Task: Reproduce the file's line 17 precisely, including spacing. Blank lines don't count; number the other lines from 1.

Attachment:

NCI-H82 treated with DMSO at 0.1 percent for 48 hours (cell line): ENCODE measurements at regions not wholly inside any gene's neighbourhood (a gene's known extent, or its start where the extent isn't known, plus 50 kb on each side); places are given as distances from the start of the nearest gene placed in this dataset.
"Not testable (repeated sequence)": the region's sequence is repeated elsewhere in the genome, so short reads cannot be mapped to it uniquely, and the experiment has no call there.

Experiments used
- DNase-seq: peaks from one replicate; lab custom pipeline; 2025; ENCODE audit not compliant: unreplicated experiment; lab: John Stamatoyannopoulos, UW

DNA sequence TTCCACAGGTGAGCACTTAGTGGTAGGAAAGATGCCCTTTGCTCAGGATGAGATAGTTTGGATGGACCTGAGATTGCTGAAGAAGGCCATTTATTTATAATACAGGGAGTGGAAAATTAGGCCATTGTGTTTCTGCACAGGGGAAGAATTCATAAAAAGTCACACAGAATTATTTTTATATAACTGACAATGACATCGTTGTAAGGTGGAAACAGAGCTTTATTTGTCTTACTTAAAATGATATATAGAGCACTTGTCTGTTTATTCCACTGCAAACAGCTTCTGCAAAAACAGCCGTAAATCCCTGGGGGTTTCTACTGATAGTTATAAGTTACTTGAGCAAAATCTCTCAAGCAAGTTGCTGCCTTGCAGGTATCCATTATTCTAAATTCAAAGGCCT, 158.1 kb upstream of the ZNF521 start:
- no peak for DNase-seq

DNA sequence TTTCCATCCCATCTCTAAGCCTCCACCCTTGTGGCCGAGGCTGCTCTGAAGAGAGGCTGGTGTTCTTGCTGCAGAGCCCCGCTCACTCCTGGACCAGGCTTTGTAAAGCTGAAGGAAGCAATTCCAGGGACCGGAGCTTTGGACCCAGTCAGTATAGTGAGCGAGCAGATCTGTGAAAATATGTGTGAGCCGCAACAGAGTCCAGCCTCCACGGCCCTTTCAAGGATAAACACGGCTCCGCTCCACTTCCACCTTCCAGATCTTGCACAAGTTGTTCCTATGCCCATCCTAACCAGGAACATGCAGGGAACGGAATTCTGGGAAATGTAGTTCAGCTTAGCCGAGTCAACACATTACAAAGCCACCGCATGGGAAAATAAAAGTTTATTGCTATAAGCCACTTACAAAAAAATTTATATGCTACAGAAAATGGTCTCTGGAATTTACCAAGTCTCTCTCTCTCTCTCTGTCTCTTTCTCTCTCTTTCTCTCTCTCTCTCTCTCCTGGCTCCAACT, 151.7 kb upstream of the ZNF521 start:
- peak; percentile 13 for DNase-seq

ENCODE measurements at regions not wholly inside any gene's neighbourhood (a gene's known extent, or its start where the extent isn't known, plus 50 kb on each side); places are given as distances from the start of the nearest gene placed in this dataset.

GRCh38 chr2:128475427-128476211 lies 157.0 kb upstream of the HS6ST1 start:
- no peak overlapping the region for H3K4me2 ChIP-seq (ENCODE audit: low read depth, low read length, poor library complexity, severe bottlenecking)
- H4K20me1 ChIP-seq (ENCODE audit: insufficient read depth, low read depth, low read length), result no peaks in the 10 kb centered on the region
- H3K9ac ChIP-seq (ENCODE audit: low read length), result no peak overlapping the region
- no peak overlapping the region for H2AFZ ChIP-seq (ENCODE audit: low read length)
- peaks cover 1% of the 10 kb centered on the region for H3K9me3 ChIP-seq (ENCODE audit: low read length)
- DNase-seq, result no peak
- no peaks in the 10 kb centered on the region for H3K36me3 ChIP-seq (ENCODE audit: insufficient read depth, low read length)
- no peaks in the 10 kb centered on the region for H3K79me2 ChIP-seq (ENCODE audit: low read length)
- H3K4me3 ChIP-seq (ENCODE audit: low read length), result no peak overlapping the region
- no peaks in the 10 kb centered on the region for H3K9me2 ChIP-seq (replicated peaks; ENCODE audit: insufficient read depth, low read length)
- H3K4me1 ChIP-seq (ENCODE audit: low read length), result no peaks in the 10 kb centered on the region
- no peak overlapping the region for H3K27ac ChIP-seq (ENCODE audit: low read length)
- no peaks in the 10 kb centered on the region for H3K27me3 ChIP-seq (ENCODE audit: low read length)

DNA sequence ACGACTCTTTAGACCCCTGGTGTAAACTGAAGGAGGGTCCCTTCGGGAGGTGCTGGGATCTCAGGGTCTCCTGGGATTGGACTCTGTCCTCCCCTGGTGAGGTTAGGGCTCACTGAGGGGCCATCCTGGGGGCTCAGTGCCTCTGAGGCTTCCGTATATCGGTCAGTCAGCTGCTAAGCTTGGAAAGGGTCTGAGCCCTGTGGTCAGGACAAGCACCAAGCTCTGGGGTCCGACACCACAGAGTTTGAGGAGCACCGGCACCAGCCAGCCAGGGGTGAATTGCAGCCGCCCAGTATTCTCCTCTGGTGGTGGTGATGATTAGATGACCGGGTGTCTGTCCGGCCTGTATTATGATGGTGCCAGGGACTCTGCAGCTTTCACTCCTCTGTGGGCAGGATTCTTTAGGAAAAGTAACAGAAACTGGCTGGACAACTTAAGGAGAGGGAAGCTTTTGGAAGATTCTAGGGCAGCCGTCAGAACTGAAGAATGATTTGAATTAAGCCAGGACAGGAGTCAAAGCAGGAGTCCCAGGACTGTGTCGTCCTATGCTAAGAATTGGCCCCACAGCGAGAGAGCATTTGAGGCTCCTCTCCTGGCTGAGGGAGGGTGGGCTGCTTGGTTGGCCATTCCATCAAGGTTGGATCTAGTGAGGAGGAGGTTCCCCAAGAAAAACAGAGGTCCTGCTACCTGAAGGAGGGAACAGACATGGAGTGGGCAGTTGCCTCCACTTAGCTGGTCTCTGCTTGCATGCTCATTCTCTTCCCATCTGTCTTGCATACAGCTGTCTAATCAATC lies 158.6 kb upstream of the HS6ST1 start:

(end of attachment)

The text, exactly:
- no peaks in the 10 kb centered on the region for H3K36me3 ChIP-seq (ENCODE audit: insufficient read depth, low read length)